Issue 1: Prose Poetry
The table in the kitchen had a stain. Blood in all its dark, crusted truth. Reminder of home. All we could afford, so it stayed. Remember the stamp your body left there, brother? How it made our home a post card? Wish you were here.
Restless, this ink the heart spills after your jump from a moving car. There was a girl. A girl whose brothers didn’t want no long-haired dude from our street to be with her. They already knew us by our fists. Remember when they tried to stand us down with greater numbers and found we didn’t understand the words back or down?
They saw you together and howled like wind through the ditch banks. As you lie there, leaking your salts over the cheap wood of our table, you tried to tell it. The chase, and the drag as your body clung to the car. How survival kicked in, and you held on to the frame. One hundred yards before her shock and the brakes rolled you loose.
Butter knives make poor scalpels, brother, but we fished the rock and ruin from your skin. Blue flame under the spoon as we dug. Hot salt water flush as we watered your wounds. Cleansed your skin. Your breath a steady hiss of pain as iodine-painted flesh flinched with our medicine.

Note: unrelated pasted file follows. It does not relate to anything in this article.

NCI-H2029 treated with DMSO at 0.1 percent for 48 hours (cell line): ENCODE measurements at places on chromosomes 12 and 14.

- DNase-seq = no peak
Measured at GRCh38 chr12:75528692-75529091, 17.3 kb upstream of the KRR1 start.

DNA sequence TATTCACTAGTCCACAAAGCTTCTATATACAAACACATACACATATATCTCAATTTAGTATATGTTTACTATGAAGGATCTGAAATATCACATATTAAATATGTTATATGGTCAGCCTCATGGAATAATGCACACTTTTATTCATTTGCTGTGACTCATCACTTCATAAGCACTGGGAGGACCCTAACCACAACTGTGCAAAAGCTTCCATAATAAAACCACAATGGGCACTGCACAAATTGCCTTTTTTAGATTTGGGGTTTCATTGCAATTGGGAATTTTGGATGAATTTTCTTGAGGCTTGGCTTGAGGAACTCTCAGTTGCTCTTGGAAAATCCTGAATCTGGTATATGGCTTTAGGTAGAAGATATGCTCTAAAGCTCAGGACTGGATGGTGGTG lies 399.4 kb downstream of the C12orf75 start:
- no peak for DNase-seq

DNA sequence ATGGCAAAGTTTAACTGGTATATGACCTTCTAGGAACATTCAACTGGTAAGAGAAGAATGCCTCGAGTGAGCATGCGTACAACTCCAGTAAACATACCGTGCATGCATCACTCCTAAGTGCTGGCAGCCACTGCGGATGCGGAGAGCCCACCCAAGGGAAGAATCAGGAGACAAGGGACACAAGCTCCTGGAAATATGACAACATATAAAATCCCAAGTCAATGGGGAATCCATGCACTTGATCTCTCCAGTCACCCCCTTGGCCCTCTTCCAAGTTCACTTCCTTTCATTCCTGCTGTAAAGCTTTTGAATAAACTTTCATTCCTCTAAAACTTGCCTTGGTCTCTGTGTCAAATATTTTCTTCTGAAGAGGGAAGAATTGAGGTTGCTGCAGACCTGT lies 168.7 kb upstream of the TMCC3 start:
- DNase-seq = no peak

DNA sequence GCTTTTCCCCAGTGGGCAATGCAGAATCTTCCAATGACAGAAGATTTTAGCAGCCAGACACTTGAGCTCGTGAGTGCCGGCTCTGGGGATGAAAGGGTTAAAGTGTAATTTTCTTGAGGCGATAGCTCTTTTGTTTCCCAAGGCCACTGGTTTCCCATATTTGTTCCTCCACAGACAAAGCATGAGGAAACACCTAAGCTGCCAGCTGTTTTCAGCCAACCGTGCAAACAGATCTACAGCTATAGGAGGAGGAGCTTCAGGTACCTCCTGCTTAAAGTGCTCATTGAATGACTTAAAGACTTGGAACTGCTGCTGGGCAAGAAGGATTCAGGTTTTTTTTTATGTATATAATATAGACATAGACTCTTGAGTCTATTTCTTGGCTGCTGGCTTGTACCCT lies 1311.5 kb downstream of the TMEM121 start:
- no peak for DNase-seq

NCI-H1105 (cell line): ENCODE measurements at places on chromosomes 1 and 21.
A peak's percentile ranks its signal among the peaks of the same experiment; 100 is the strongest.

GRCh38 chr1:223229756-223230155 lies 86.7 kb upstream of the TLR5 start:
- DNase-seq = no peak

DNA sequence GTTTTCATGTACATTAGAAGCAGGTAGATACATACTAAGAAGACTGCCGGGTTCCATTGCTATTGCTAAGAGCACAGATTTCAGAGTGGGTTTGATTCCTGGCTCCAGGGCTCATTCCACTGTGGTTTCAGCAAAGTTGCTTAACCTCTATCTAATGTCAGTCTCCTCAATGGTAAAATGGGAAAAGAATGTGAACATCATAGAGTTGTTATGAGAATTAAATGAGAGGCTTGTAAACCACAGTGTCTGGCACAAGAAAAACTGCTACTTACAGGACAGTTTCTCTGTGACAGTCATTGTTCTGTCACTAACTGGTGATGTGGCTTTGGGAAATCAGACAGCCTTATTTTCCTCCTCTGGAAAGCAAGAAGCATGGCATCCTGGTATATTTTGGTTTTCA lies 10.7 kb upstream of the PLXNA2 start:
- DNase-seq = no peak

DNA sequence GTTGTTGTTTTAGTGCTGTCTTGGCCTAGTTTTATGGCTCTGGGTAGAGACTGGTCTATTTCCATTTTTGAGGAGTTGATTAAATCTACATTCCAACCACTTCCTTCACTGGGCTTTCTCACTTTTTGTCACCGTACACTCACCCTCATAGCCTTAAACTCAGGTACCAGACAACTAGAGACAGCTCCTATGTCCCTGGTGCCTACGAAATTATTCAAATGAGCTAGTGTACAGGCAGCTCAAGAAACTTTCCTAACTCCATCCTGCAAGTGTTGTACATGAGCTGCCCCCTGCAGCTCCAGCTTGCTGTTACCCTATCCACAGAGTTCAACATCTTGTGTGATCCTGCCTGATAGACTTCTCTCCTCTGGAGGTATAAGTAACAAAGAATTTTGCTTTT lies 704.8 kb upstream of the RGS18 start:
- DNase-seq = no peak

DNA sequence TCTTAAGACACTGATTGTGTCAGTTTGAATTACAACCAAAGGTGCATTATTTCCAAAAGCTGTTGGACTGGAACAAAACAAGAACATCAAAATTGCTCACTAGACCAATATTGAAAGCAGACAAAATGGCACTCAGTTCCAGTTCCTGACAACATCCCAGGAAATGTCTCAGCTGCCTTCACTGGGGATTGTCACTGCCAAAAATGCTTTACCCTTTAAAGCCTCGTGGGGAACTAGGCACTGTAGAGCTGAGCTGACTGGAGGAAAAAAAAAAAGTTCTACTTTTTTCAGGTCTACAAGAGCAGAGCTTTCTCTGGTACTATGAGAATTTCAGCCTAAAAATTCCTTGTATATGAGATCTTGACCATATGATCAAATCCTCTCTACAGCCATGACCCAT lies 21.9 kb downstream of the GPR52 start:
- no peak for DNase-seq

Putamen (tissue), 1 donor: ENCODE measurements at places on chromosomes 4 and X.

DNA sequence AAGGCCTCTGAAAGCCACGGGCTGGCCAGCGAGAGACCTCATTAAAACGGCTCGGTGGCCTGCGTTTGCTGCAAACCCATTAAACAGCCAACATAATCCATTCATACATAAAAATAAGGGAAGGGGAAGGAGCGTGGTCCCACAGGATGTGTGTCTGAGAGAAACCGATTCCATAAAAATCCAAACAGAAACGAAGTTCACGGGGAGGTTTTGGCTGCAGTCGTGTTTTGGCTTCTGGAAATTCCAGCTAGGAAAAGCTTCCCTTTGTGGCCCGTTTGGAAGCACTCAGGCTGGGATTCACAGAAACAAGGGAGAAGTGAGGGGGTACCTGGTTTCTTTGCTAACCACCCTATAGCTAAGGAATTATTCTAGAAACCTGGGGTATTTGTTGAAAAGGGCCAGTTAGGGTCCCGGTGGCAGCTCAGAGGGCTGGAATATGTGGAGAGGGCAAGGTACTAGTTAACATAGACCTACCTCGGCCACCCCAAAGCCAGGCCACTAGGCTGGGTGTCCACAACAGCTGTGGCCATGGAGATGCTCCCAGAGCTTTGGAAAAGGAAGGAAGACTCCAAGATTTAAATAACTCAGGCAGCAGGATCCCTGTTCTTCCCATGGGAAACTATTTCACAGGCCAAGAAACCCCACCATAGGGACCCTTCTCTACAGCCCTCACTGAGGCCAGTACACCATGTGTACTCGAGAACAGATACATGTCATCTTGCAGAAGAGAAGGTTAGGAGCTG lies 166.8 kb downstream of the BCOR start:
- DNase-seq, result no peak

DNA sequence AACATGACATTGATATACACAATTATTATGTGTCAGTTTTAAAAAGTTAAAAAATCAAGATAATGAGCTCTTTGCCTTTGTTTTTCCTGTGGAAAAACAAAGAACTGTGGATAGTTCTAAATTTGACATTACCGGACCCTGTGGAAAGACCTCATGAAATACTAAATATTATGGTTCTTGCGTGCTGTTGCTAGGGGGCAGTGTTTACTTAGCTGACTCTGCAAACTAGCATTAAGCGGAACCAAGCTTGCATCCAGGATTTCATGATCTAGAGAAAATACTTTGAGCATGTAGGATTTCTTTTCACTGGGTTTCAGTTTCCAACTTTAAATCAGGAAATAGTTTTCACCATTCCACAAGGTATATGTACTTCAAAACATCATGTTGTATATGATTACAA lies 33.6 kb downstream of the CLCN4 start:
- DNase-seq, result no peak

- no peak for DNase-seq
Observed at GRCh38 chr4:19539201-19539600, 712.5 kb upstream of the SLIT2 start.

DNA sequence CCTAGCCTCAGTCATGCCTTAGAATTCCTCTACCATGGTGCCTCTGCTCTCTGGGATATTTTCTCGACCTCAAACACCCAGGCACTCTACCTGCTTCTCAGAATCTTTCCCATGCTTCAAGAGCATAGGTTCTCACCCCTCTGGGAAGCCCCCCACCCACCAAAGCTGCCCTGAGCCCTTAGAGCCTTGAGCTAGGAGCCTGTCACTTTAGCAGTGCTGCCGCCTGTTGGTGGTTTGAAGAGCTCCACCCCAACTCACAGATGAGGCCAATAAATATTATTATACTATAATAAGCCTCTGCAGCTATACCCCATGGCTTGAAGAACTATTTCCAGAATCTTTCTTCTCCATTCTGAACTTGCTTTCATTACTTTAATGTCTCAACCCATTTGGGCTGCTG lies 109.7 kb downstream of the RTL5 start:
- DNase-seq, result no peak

They say laughter is a medicine best practiced with friends. So I pretended anger for the shirt I literally gave off my back that Christmas. The seams and shoulders shredded to rags, I grinned. How could you do this to my shirt–as I pulled threads loose from your skin. Read your wounds.
The toll for survival is too often paid with our bodies, so we laughed. Because death is a debt collector and we never paid taxes. Because we knew every breath you took after would be a hot penny spent on split lips. That we would always carry the knowledge that one day, maybe soon, poverty would extend to our pulse. That every debt must eventually be paid.
I tell this story every Christmas. When asked in the future by my temporary wife if it made us uncomfortable to eat dinner around that stain every night, I shrug. Laugh at the privilege of those who have never been dragged over the pavement by life. Answer with all the honesty I know. Every holiday we celebrate has some history of blood.
Zachary Kluckman, the National Poetry Awards 2014 Slam Artist of the Year, is a Scholastic Art & Writing Awards Gold Medal Poetry Teacher and a founding organizer of the 100 Thousand Poets for Change program. Kluckman, who tours the nation as a spoken word artist, was recently one of three American poets invited to the Kistrech International Poetry Festival in Kenya He has served as Spoken Word Editor for the Pedestal magazine and has authored two poetry collections.